“It’s a whole different lifestyle, but there’s just such a romance you form with it,” he mentions.

Cale Zebedee Article Pics

 “I honestly would love to do some Risky touring but we have a few other things to worry about before we do that,” such as getting well known in their hometown first and foremost.

Risky Endeavor is influenced by some of the greats and some not as well known.

Jesse Lacey (lead singer of Brand New) and Dave Grohl (of Nirvana and the Foo Fighters) are among some of their most favorite acts today.

“They just do it for me,” says Cale.

“Ryan Landon is really influenced by Modest Mouse (an indie rock group based out of Washington), and Matthew Good (based out of Vancouver), he shares.

“We all love Matthew Good,” he says proudly.

There are bright futures for these talented young men.

“Risky is going to record for a few months and work on a 2014 release of an EP,” he shares as an insight.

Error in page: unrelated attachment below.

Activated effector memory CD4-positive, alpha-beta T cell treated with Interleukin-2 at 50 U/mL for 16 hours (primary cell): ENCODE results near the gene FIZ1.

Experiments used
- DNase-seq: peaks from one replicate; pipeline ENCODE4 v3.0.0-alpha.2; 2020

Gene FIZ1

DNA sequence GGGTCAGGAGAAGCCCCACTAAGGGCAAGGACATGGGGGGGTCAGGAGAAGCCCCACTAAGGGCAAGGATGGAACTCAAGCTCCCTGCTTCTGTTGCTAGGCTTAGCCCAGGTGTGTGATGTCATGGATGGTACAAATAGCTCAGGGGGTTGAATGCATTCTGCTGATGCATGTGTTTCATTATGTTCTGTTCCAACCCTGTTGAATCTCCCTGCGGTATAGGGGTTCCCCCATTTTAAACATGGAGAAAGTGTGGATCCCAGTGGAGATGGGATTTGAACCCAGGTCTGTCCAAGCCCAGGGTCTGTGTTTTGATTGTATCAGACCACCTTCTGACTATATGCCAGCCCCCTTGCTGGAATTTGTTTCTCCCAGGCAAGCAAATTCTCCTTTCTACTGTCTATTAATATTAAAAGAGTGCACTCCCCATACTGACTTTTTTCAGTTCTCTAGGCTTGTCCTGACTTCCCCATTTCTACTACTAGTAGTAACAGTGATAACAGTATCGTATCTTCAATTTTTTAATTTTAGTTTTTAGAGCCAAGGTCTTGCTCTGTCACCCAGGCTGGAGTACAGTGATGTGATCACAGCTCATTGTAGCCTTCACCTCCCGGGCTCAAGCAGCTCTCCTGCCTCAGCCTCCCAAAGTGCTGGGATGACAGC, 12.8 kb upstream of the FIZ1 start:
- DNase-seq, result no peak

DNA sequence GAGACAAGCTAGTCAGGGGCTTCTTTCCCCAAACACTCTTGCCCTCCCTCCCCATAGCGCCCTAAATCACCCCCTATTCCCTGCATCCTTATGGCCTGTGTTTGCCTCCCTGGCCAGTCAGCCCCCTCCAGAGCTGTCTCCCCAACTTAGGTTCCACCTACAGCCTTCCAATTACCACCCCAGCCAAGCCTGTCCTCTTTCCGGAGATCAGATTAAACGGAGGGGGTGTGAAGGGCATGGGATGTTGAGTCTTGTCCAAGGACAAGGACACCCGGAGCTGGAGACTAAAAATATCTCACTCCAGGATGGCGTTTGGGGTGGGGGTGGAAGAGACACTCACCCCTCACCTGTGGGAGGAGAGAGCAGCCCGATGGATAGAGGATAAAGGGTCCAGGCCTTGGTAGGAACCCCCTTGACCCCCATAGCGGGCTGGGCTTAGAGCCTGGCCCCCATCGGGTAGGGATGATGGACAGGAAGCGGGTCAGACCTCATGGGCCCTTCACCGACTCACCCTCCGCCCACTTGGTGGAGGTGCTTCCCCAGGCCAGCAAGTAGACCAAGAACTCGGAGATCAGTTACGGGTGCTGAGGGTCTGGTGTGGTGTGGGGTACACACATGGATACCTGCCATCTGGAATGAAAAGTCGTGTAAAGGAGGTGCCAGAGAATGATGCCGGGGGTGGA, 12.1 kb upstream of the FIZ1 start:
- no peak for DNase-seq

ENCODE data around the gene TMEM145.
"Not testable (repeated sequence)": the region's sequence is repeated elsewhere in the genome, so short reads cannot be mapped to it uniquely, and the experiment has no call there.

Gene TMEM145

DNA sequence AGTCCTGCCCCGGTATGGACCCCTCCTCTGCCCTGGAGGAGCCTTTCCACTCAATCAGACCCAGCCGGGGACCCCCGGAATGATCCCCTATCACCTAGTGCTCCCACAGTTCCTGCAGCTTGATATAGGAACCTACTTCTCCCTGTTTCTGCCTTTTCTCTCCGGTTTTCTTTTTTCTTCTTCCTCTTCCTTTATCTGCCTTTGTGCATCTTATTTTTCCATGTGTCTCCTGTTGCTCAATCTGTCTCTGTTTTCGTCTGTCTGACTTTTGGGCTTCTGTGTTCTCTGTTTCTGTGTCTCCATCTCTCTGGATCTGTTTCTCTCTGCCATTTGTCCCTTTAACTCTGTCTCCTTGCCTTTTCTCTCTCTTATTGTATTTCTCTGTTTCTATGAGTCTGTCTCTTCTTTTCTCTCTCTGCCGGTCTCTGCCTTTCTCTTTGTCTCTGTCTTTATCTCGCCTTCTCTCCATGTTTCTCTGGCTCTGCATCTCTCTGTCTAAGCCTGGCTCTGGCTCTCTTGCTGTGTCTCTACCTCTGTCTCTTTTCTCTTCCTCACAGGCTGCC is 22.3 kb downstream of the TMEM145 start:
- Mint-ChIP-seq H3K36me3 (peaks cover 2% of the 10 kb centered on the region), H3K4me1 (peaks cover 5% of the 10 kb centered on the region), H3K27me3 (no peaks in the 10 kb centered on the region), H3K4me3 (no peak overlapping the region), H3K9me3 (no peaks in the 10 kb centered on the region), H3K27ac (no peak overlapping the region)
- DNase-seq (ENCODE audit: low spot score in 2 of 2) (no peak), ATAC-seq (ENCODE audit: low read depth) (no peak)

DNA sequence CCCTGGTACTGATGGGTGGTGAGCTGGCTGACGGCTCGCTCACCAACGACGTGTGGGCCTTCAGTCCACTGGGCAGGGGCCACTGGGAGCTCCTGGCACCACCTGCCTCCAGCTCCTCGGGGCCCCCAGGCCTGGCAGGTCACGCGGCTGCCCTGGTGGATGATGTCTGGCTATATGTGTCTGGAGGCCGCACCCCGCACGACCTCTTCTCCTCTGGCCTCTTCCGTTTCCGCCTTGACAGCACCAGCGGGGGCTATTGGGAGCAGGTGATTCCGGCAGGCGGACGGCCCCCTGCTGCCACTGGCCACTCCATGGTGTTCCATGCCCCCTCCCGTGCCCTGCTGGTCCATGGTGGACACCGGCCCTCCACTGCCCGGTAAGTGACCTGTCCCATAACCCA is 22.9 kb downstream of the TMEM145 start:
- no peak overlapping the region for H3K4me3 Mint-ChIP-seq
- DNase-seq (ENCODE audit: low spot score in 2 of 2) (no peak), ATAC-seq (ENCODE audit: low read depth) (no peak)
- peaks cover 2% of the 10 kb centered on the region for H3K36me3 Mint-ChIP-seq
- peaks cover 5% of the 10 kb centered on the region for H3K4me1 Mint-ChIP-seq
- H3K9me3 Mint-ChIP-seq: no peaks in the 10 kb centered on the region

“We really wanted to release something this year but we want to give people the best that we have, so we have been holding off and perfecting songs,” he mentions.

You can catch Cale, Ryan and Paul at their most favorite venue Vern’s Tavern on 8 Ave SW most of the time and at Dickens Pub on 9th Avenue SW coming up.

“Our show’s on the 30th (October). It’s with a bunch of really great touring bands and I feel honoured to be on the bill.

Trace The Sky (members of Dead Eyes Open and The Perfect Trend) from Vancouver, Sharks on Fire from Vancouver, and Old Townes from Edmonton.

“It’s at Dickens Pub. It’s the day before Halloween so we are probably going to dress up,” says Cale.

If you’d like to get dressed up, get risky and get rowdy, be sure to grab your tickets before they run out.

Cale Zebedee Article Pics